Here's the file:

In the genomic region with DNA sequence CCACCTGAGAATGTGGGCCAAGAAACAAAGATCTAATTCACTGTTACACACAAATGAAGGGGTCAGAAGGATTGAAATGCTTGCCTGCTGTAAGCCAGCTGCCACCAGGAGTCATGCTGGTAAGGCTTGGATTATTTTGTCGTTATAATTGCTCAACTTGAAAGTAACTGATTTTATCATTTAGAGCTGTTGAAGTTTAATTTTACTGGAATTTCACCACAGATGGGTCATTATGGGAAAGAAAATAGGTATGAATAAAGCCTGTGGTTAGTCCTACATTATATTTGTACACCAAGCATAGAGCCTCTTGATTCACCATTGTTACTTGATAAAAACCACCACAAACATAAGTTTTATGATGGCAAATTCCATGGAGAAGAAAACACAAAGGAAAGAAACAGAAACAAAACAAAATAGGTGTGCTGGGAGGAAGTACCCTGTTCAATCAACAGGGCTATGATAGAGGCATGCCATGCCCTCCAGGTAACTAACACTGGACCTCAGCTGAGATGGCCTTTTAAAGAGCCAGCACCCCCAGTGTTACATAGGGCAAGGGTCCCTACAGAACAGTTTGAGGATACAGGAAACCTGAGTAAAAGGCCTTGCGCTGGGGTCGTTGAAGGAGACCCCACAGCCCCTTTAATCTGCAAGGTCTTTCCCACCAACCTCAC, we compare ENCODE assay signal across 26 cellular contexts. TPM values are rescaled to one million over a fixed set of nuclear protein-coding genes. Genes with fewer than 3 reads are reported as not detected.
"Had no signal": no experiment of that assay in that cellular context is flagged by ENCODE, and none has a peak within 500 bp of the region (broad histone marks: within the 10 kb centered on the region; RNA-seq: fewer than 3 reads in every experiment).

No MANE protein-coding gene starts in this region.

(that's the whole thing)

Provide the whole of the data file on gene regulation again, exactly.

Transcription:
In the genomic region with DNA sequence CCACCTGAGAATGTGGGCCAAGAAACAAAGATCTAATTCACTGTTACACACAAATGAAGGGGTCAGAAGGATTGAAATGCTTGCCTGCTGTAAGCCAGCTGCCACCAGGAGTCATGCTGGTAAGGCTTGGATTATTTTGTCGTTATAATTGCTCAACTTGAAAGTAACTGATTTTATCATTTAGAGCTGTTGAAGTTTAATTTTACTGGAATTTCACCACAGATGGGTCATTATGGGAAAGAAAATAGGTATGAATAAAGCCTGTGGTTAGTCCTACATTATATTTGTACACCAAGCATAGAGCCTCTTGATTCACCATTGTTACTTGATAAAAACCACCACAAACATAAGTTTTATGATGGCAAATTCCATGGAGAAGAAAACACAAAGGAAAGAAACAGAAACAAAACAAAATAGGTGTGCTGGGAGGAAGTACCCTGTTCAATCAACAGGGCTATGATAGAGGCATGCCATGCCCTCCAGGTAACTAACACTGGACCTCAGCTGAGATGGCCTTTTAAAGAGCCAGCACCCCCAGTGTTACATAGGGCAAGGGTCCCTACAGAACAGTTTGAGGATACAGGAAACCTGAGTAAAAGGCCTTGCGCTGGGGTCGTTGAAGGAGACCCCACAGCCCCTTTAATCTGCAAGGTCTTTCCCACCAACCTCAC, we compare ENCODE assay signal across 26 cellular contexts. TPM values are rescaled to one million over a fixed set of nuclear protein-coding genes. Genes with fewer than 3 reads are reported as not detected.
"Had no signal": no experiment of that assay in that cellular context is flagged by ENCODE, and none has a peak within 500 bp of the region (broad histone marks: within the 10 kb centered on the region; RNA-seq: fewer than 3 reads in every experiment).

No MANE protein-coding gene starts in this region.